Tom Parker: 172 consecutive matches for Arsenal, and the first Arsenal man to lift the Cup.

By Tony Attwood

Tom Parker was born in a suburb of Southampton, and he joined his local club playing his first season in the war leagues that carried on until 1919, then one season with the Saints in the Southern League.   In this third season (1920/21) Southampton moved into the Football League for the newly created third division.

In their first season in the Third, Southampton were runners up, but that year only the champions went up.  However in 1921/2 the league was renamed Third Division (South) and Southampton won it on goal average and so moved into the Second division for the first time.

In 1925 Tom played in the cup semi-final with Southampton (who had quite a tradition in the FA Cup, having reached the final in 1902), and Tom won a cap for England playing against France.

During his time at Southampton, Parker also won a solitary cap for England, against France on 21 May 1925.

In March 1926 Tom signed for Arsenal, having made 275 appearances for Southampton, and played on April 3 against Blackburn in front of 31,000 at Highbury. Tom took over from Alec Mackie who had suffered a serious injury in the previous season and missed most of it.  Mackie however had played 35 times in the league in 1925/6 but Tom took over the number 2 shirt, and held it for the all time record of 172 consecutive games.  Mackie held on in the reserves for two seasons before retrieving his career at Portsmouth who had just reached the 1st Division for the first time.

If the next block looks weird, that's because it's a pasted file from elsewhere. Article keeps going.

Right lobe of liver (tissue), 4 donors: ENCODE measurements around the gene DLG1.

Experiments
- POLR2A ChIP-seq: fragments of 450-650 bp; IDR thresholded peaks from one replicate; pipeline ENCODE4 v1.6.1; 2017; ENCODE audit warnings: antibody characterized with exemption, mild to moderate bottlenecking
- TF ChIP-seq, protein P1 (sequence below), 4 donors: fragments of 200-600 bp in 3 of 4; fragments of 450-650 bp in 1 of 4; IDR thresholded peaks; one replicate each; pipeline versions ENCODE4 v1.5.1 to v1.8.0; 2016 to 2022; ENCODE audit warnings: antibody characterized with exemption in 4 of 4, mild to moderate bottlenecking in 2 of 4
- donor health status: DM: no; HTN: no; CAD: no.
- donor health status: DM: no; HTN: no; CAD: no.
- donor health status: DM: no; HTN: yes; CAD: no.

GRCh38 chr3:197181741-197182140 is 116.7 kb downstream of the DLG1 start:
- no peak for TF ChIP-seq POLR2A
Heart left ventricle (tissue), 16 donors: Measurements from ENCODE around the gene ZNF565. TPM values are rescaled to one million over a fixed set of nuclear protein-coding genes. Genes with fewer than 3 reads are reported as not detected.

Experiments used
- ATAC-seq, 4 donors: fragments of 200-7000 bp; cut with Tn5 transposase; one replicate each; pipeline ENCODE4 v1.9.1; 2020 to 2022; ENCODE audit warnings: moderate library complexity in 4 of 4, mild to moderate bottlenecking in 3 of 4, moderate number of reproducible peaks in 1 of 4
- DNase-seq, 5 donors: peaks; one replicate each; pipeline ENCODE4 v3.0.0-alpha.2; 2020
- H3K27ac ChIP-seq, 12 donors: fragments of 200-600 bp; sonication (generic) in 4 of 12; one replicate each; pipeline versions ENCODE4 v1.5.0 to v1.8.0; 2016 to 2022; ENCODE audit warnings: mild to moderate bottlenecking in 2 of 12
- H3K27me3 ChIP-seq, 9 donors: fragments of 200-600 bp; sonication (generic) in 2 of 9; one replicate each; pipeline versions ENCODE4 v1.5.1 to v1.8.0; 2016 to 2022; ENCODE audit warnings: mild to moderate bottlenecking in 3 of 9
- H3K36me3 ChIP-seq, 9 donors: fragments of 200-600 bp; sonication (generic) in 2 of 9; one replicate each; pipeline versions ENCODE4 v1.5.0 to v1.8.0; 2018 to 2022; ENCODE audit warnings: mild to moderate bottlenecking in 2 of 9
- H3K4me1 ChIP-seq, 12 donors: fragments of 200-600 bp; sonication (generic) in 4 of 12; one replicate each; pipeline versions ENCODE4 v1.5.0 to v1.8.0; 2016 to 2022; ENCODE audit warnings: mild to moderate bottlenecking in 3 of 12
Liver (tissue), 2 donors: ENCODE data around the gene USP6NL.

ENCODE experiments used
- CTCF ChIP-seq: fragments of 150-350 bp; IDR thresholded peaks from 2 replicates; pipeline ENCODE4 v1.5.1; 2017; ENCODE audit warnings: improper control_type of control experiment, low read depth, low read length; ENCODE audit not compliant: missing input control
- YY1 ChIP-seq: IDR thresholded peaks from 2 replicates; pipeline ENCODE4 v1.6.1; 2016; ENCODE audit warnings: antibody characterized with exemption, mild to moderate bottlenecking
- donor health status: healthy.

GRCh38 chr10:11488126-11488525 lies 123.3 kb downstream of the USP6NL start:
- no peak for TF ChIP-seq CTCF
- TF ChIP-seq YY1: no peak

Tom Parker was captain of Arsenal in the first cup final (against Cardiff) and again in 1930, when he was the first ever Arsenal player to lift the FA Cup.

He was captain again as Arsenal won the league in 1931, and in the 1932 cup final.  Amazingly he missed only six league games in seven seasons.

By the start of the 1932/3 season Tom was 34 and he was initially replaced by Leslie Compton who was just starting out on his career and Tom regained his place after four games.  But after five more games Tom was George Male.  His final game was the last of that run of five games – a 3-3 draw with Derby on October 8 and after seeing out the rest of 1932/3 in the reserves he became player manager of Norwich City.  Norwich came third in 1933/4, so were clearly a decent third division team – but Tom took them to the championship in 1933/4 – seven points clear of second placed Coventry.

In March 1937 he returned to Southampton as manager and helped the club avoid relegation by four points.    He then used Chapman techniques to buy in good players – most notably Bill Dodgin and Ted Bates.  However by the time war broke out Southampton were still resolutely stuck in the lower reaches of the second division.

When football was abandoned in 1939 Tom worked for the Ministry of Transport, managing Southampton part-time, until June 1943, when he resigned.  After the war he worked as a ship’s surveyor for Lloyd’s in Southampton Docks.